The recent summary judgment decision from Master J. T. Prowse involved Precision Drilling making a claim for unpaid fees associated with drilling work done for Yangarra. Precision Drilling’s first drilled well was unsuccessful, the second well had to be abandoned due to actions of Precision Drilling and ultimately resulted in Yangarra incurring approximately $2.5 mil in costs for drilling a third well and incurring approximately $720,000 of equipment ($300,000) and fishing operations. The contract between Precision Drilling and Yangarra was a standard industry contract established between CAODC and CAPP that included a very broad worded bilateral indemnification and exculpatory clause: subject to certain specific exceptions, each party was to bear the risk of damage to its own assets, being effectively a “no-fault” contract. Despite Precision Drilling being at fault for the damage to the equipment and the requirement to drill a third hole, Precision Drilling was successful in its claim for well fees relate to work on all three wells. Some key points that I read in this decision are:
While some court decisions in the past may have alluded to the concept that parties, even if they use broad language in exculpatory clauses, really meant that there were still defined limits and the exculpatory clause did not apply to negligence or gross negligence. However, this decision illustrates that parties may very well exclude all liability against one another and such interpretation is not absurd; commercial realities exist that are motivation for the parties to act in a certain way, such as future work, reputation or losing the remaining work in the event the work is not being performed in a “good and workmanlike manner”. Courts recognize this fact and will give effect to the words used by two sophisticated parties.
A party may be barred from the argument that they were deprived of that for which they bargained if the services scope in the contract do not support the argument: in this case, Precision Drilling was successful in its claim because the contracted services were “drilling per day”, not completed wells; if one party wants completed wells, it is best to be clear about exactly what the party wants in the contract. The description of the scope of work is the key starting point where two parties can be at odds with fault and associated costs for errors.
A party could not only be barred from recovering costs for lost equipment or having to redo the contracted work, but also be required to pay for negligently performed work if the contract contains a sufficiently broad exculpatory clause – you might be paying for negligent work. A contractor with a solid reputation and history of quality work is just as important as a well-drafted contract;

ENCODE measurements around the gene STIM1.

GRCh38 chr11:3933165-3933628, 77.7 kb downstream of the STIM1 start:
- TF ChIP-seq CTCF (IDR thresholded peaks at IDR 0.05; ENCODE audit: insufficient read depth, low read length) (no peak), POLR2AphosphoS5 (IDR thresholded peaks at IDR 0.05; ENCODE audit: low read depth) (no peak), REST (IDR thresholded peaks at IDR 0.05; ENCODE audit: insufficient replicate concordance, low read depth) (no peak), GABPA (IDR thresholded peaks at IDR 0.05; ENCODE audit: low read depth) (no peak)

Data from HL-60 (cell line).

The presumption that contracting parties never intend to contract out of liability for gross negligence unless the phrase “gross negligence” is expressly used could be incorrect – if you want to recover for the other party’s gross negligence, state it in the contract;
A plain and broadly worded exclusion of liability clause could be enforced to absolve one party of liability for almost any acts, contrary to some previous case law that suggests when the language becomes too broad, the clause should be interpreted as applying to third party damage claims only, i.e.: parties relying on decisions such as Erehwon Explortion Limited v. Northstar Energy Corp. (which held that certain, very broad exculpatory clauses were only applicable to damage to third party property, even though third parties may not have been mentioned as being expressly contemplated) to move negotiations along in the face of a broad exclusion clause may truly be giving up all rights to recover for damages, regardless of the cause.
The principles of public policy and unconscionability do not necessarily prevent the enforcement of a bilateral, no fault contract. You will get what the contract says you bargained for, regardless of how much risk exposure you may have taken on.
Finally, this case does not discuss (whether because not raised or not included) the Bhasin v. Hrynew decision that imparts a general duty of good faith on contracting parties. Taken to the extreme, it appears from this case that two parties could draft a contract (and in fact parties have in the past) that creates a simple business decision for one party to make on whether to continue performing or continue performing in a workmanlike manner, or simply walk away or provide shoddy work due to costs or a bad bid estimate. While Bhasin is still in its infancy, there is some suggestion in Bhasin that doing so, walking away, could be in bad faith. However, I suggest that the fact Master Prowse acknowledged other commercial realities could reconcile the two decisions. Either way, make very sure you know the scope for which you are contracting, the theoretical limitations on liability and the practical application of what the exculpatory clauses could mean, as well as what it could mean to invoke them.
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